Are We Really Surprised Five Nights At Freddy’s Is Bad?

Five Nights at Freddy’s is Certified Rotten. At the time of writing, it has a measly 28 percent approval rating on Rotten Tomatoes as reviews continue to pour onto social media denouncing this misshapen adaptation. Yet fans are stunned, convinced that somehow, maybe, critics just missed the point. But FNAF was never going to be good.



Production began eight years ago in 2015. This film has been in the works for nearly a decade, and in that time, it lost directors Gil Kenan and Chris Columbus, finally landing its third director Emma Tammi in October 2022. Don’t forget that creator Scott Cawthon also tried to get a FNAF film off the ground before teaming up with Blumhouse in 2015, so you’re looking at over a decade.

Just picture Jason Blum as the dog saying, “This is fine”, while the house burns down around him. That’s the FNAF movie.

They could’ve stuck a giant red flag on top of the pizzeria and it would still have been less subtle than its messy production. Just look at how many times The Flash changed hands, and how many times it was delayed. That movie was meant to come out before Justice League, and yet it only just released this year, deemed an irredeemable mess.

Executive producer Jason Blum also wasn’t kind to the film in press interviews. While he was “extremely proud” of the movie, much of the conversation was about sticking it to the naysayers who didn’t believe it would ever come to light. “Scott had been working on it as a movie with a studio for a while and that didn’t work out,” Blum said in an interview with IGN. “Everyone said we could never get the movie done, including, by the way, internally in my company. I was made fun of for pursuing this.”

The warning signs were splattered across the walls for years, but they were ignored. Instead of taking into account what was likely healthy skepticism, Cawthon wrote a script, scrapped it in the same year, and co-wrote another. Most reviewers agree that the final draft is a lore-obsessed mishmash that fails to balance camp and horror. Maybe when everyone is saying, ‘This looks shit mate’, take a step back and look at the wider picture.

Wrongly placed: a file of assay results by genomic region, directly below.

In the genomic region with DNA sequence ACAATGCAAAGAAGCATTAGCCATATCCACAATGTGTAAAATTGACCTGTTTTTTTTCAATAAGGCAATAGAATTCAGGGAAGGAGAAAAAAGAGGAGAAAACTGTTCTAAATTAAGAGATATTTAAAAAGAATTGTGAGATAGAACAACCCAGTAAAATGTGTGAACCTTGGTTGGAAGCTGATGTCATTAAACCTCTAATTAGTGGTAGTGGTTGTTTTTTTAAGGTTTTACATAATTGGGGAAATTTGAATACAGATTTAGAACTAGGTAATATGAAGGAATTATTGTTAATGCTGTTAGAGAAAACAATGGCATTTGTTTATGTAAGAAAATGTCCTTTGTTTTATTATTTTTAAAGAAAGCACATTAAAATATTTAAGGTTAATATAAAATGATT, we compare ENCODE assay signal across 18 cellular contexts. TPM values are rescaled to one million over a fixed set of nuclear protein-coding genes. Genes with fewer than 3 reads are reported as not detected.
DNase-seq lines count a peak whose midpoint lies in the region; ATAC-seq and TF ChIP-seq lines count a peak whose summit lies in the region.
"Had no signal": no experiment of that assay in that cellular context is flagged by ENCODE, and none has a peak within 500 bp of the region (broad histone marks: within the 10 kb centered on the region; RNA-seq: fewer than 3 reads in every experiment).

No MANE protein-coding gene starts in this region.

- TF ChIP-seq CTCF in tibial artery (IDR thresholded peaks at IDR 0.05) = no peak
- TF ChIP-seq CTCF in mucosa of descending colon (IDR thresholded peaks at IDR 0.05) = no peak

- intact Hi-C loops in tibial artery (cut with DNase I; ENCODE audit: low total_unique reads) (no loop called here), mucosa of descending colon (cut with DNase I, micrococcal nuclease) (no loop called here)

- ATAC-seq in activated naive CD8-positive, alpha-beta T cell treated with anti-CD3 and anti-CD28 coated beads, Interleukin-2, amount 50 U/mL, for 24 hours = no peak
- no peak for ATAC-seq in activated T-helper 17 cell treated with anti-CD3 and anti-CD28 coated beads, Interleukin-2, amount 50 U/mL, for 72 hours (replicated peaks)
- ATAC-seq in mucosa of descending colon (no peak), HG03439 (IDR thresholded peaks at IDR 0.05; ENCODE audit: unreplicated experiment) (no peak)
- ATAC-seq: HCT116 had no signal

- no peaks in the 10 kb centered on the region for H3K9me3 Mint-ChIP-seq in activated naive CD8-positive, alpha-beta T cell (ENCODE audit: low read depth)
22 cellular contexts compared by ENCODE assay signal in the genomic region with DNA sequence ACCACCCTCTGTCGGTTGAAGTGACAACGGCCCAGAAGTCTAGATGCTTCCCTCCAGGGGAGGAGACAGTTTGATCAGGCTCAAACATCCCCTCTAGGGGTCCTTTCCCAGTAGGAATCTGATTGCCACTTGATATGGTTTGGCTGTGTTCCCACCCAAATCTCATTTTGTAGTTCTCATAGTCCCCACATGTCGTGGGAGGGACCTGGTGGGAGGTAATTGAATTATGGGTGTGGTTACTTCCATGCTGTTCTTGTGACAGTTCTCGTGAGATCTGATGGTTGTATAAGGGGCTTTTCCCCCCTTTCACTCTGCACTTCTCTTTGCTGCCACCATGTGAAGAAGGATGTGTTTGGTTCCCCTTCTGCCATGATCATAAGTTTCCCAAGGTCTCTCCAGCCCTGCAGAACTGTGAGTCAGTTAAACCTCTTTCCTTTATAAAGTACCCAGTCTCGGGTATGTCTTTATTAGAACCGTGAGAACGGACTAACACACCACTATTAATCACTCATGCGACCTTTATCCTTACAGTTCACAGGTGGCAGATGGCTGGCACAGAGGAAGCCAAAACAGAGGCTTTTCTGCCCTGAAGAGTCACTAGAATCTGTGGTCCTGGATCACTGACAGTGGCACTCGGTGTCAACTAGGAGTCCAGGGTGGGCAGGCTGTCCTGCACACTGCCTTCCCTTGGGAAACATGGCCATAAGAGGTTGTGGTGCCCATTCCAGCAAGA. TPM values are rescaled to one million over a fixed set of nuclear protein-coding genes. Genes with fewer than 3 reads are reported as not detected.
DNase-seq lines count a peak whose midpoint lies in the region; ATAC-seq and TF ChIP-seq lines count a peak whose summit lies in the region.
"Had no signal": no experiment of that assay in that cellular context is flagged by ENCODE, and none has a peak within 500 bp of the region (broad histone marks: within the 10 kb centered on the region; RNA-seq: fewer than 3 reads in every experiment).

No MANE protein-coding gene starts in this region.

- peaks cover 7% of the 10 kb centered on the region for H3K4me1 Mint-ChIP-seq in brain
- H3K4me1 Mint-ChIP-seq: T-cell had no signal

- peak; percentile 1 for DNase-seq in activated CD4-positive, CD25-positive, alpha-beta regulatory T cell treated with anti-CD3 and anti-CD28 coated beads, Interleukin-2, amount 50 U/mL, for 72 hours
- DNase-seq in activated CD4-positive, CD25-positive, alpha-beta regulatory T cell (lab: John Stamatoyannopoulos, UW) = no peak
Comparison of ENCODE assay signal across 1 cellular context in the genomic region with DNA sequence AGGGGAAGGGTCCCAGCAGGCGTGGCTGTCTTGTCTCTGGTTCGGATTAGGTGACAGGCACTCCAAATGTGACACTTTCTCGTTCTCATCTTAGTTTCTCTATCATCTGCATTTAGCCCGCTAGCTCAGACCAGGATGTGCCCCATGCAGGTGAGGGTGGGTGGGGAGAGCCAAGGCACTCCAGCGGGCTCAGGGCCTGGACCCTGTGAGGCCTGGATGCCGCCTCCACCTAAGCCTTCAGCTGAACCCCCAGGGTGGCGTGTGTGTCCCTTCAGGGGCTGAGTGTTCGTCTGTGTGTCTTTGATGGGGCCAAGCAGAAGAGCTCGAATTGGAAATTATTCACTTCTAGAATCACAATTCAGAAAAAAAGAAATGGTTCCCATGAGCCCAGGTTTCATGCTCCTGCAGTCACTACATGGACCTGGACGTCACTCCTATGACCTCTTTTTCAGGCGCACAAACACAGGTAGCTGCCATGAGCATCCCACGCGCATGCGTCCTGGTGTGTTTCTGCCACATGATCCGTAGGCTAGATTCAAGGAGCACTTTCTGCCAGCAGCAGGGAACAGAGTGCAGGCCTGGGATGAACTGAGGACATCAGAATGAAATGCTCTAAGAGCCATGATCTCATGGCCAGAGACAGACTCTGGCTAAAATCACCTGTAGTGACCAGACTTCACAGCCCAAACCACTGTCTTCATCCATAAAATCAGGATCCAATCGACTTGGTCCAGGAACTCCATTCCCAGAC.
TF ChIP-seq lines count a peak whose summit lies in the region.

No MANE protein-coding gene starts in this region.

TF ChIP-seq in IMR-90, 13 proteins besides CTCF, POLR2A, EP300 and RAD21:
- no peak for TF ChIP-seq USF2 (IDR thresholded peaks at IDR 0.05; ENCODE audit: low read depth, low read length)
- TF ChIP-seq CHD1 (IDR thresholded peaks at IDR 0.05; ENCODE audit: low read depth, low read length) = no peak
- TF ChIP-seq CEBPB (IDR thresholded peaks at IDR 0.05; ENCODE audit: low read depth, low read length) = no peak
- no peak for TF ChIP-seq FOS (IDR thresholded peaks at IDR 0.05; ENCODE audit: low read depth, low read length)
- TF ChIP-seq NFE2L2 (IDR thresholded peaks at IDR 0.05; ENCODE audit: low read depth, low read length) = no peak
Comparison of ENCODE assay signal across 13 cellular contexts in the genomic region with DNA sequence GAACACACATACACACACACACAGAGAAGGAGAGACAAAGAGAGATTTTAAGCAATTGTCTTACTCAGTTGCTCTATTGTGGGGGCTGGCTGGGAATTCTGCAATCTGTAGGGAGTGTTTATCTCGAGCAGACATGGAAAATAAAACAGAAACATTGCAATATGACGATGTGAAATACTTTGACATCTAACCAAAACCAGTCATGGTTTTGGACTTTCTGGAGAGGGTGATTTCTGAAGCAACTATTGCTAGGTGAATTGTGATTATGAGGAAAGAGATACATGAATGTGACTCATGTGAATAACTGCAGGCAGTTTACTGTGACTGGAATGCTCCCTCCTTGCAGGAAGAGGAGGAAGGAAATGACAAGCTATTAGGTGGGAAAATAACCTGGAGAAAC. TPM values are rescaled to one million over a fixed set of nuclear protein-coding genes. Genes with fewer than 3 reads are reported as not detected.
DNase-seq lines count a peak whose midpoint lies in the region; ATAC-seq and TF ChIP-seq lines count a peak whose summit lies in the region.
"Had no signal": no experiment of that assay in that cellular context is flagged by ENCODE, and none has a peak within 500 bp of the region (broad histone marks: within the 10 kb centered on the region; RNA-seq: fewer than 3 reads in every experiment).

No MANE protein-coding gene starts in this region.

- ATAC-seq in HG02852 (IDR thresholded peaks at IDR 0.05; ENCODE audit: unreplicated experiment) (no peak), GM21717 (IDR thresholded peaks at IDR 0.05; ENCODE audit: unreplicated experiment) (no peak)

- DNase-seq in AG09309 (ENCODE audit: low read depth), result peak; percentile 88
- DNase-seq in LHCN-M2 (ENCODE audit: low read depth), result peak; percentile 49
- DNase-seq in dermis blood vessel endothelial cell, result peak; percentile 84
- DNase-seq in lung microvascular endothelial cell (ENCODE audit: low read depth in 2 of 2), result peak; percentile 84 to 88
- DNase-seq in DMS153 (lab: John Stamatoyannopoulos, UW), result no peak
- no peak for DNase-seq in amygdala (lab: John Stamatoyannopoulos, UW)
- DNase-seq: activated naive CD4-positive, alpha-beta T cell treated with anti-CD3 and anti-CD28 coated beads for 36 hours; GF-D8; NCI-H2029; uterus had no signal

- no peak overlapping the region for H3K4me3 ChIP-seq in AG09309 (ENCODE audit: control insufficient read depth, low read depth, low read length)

Of course, those criticisms apply to the games too. FNAF has never had a compelling story, with all the subtlety of a sledgehammer. The majority of its world is driven by backstories piled on top of backstories piled on top of backstories that continue to contradict and complicate what is ultimately a haunted house tale with The Muppets. You have to pour through wikis, comics, novels, and obscure in-game details to figure out what the hell Cawthon is trying to say, only to realise it’s a derivative mess anyway.

We’ve seen video game adaptations ‘break the curse’ numerous times, most recently with The Last of Us, but there’s a big reason a 1:1 re-telling of that story worked so well. It had a compelling narrative to begin with, and styled itself as a prestige narrative more inspired by movies and HBO shows than its peers. FNAF doesn’t. The first game’s whole appeal was watching people on YouTube shit themselves as the animatronics got closer and closer, eventually leaping around the corner. It was hardly the rich intimate history of the restaurant that piqued our interest.

Chica the Chicken lunges at the player in Five Nights at Freddy's.

Games can engross you without much story because you’re present in the world. The scares are meaningful because the control is handed to you, whereas with a movie, you’re a passive observer. There needs to be more to keep you hooked. You have to care for the characters and be able to root for their survival, otherwise it’s misery for misery’s sake. By all accounts, FNAF is more interested in infodumping deep cut lore, which might’ve worked in building a dedicated fanbase for the games, but impenetrable worldbuilding aimed at die-hard fans is self-indulgent and will inevitably bury your characters. FNAF needed a drastic overhaul to work as a movie, but the trailers alone show it’s too obsessed with the games’ forever unraveling mysteries and backstory.

FNAF isn’t just juggling the video game curse, but the supernatural horror genre that is notorious for its mountain of duds. Not to mention that the trailers tease Saw-like traps and brutal monsters, yet the film itself is rated PG-13. None of it makes any sense, everything we’ve heard about the film for years has spelled disaster, and Cawthon’s work on the FNAF games should’ve made it clear from the start that his involvement was going to drag it down further. Why are we surprised that it’s awful? It never shied away from that fact.

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